In 1965, Erella Macaulay was appointed as Blacktown Hospital’s first matron (now known as director of nursing).
This was also the year NSW Health Minister Billy Sheahan opened Blacktown Hospital in January and the first patient was admitted on 28 April.
After residing at Blacktown Hospital for many years, Erella left in 1990 to spend more time on her family farm in Wagga Wagga.
A resident for the past two years at Cootamundra Nursing Home, Erella died peacefully in her sleep on 17 May, 2020. She was 95. Erella leaves behind three brothers, a sister and 11 nieces and nephews.
Blacktown Hospital director of nursing and midwifery Danielle Levis said Erella’s passion and legacy at the hospital remained 55 years on.
“Under her leadership, Blacktown Hospital was the first public hospital to train male midwives,” Danielle said.
“The buildings and technology may have changed over the years but the care and dedication from the nurses and midwives remain.”
The Erella Macaulay conference room at Blacktown Hospital pays tribute to the life and legacy of its first matron.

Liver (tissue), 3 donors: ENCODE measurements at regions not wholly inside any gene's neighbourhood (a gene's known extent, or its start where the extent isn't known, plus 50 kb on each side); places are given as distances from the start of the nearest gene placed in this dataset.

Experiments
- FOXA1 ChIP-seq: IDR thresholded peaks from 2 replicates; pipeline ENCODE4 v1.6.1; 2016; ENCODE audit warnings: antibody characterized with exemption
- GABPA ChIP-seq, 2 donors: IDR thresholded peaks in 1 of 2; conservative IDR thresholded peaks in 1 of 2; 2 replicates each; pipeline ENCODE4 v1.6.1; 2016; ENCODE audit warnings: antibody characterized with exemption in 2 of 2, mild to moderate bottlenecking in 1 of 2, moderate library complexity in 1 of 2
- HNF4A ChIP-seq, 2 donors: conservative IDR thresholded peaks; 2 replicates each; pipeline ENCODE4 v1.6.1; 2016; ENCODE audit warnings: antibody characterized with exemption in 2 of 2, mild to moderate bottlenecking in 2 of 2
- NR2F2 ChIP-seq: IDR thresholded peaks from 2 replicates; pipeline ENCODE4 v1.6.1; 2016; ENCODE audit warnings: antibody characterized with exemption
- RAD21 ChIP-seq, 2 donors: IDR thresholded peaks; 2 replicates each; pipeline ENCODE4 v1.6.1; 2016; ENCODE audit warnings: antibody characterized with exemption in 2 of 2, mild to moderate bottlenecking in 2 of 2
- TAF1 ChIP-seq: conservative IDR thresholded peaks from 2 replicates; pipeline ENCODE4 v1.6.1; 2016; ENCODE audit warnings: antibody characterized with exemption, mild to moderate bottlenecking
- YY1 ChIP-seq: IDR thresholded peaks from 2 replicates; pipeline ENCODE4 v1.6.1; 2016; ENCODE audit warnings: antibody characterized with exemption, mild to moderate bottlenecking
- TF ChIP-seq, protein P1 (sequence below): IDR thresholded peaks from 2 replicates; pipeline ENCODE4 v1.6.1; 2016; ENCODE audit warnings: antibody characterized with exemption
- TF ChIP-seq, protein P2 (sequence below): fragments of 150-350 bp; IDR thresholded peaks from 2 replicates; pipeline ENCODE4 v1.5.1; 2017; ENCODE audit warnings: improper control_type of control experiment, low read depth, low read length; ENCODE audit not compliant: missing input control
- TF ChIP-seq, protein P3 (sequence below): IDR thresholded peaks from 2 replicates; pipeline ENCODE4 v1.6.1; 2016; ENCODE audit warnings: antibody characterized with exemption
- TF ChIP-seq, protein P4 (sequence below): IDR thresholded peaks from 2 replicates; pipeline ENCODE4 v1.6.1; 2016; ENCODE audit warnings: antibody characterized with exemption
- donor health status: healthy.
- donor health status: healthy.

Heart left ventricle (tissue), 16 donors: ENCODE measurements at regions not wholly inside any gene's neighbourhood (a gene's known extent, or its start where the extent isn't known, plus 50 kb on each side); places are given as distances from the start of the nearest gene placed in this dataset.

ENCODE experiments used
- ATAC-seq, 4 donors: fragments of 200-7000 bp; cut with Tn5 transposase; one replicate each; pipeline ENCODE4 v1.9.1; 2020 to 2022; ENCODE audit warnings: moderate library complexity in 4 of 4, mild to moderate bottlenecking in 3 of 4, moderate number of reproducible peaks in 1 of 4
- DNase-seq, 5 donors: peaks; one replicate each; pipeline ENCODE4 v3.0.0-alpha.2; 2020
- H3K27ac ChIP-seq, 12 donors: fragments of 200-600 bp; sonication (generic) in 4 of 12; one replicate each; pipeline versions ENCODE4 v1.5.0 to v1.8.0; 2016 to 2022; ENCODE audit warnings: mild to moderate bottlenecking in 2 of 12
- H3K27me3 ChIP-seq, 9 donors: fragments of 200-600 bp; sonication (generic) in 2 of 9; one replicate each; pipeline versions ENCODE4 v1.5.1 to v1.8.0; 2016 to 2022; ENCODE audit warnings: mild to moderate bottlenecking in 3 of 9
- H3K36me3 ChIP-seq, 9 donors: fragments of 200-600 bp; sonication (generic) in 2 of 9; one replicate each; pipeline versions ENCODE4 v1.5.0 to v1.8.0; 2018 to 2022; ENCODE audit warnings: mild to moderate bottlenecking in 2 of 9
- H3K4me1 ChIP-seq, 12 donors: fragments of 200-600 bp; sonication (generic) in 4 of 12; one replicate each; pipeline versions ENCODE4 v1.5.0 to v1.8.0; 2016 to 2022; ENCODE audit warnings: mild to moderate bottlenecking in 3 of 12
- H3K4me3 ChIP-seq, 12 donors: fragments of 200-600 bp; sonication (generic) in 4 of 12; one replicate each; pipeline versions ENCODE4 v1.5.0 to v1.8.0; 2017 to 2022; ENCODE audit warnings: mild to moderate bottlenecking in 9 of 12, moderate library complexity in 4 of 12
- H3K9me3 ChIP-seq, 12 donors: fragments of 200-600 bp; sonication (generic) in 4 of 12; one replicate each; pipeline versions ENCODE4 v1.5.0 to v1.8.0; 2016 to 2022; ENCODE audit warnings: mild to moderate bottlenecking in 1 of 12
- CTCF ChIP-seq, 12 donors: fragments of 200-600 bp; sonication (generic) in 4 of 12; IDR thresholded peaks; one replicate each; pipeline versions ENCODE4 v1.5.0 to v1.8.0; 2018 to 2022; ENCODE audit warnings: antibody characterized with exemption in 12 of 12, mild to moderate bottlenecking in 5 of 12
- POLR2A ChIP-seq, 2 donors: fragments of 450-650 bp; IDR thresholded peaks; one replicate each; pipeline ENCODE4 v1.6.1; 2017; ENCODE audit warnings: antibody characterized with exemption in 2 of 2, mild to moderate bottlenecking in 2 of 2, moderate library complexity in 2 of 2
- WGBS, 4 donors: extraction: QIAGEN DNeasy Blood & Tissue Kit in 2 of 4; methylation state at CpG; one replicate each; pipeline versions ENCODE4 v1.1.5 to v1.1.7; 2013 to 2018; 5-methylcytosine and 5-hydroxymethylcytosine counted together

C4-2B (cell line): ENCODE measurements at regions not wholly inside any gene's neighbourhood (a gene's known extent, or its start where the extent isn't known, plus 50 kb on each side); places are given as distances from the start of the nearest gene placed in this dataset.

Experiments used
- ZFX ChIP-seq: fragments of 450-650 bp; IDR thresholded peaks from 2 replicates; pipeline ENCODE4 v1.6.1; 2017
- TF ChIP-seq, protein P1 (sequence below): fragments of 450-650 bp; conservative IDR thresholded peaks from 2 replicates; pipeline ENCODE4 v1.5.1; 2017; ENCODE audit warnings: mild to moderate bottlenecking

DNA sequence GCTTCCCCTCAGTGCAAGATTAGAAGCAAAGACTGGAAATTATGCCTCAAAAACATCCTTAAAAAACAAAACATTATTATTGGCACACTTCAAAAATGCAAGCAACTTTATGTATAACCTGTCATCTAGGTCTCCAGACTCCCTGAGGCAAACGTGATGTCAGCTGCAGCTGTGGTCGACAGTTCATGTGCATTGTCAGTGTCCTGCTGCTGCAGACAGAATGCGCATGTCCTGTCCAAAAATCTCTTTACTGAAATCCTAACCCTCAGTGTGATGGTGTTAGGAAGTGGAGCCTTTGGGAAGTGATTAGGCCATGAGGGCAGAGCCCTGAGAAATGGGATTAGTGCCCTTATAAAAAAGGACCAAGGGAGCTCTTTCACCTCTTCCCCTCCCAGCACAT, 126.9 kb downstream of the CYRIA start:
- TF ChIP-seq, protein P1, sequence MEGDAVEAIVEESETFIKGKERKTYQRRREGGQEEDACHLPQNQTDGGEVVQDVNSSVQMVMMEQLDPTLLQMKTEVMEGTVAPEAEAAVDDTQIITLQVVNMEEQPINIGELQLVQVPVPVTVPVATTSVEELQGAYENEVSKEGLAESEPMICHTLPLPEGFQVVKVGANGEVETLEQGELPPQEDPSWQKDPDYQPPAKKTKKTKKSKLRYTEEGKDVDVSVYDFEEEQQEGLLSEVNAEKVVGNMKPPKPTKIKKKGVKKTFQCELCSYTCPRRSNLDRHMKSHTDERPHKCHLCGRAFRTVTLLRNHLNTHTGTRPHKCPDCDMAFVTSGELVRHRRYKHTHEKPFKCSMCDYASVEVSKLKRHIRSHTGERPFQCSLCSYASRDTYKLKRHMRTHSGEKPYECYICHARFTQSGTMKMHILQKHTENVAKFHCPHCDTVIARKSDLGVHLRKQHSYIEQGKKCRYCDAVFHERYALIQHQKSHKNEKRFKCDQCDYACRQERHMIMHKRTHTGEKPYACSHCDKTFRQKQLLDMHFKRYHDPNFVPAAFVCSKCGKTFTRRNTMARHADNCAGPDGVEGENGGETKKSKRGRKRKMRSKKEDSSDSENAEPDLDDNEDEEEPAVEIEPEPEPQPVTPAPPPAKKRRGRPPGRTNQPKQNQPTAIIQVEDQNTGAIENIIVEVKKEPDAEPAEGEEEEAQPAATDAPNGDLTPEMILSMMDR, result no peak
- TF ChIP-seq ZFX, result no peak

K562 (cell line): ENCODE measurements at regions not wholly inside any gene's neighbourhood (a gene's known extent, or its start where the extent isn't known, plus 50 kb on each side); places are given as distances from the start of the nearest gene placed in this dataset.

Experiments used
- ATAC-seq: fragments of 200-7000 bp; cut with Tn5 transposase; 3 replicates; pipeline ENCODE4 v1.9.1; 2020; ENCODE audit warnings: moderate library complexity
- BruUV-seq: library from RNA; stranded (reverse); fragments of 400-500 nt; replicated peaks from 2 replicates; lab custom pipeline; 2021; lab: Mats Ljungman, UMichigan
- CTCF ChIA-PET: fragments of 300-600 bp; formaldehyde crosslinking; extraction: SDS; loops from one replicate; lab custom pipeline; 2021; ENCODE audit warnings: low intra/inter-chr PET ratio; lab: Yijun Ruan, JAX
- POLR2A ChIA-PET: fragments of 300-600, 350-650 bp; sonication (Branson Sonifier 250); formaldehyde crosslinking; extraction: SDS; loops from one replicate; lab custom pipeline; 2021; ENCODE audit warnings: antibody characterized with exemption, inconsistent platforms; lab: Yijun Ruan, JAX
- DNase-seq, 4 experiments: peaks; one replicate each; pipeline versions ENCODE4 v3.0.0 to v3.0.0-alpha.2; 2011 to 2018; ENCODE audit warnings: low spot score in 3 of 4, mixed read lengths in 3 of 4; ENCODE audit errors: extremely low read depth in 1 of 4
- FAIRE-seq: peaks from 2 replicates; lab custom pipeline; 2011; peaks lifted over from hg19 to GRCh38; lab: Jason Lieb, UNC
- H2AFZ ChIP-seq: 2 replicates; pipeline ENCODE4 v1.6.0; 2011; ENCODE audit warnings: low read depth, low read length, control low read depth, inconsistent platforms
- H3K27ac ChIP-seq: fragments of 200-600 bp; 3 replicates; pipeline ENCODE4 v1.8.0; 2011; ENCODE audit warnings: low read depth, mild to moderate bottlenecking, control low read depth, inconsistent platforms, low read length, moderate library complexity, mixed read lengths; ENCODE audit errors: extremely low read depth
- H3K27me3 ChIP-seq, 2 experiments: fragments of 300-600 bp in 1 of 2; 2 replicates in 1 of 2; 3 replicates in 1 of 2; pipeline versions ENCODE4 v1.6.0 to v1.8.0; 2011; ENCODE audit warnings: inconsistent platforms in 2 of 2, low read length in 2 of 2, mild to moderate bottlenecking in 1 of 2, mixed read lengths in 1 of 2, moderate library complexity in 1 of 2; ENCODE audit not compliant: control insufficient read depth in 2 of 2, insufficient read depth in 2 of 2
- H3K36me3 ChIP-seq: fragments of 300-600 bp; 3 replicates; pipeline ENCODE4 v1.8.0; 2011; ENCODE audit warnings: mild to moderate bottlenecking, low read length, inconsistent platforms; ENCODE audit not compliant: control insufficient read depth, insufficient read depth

Nephew Jeffrey Macaulay said Erella was hands-on at the farm and always ready to pitch in and do any tasks.
“She would help her brothers and nephews shear sheep and move machinery about the farm during harvest time,” Jeffrey said.
“Erella divided her time between her home at North Rocks and the Wagga Wagga farm. She was always busy and very socially active visiting friends, family and attending official functions.
“Erella didn’t have children and her husband David Hamilton died in 2017 – he was a retired British naval commander.”
Blacktown Hospital’s first matron was awarded a Member of the Order of Australia (AM) in 2008 for recognition for services to nursing as an educator and administrator, particularly in relation to the transition of nurse education from hospitals to the tertiary sector in NSW.
“Once a nurse always a nurse – she was a loving and caring person who always put her nursing skills to good measure patching up one or two shearers in the shearing shed,” Jeffrey said.
“I spent almost a year being nursed by and living with Erella after recovering from severe back surgery which required physio – boy did she fuss over me!”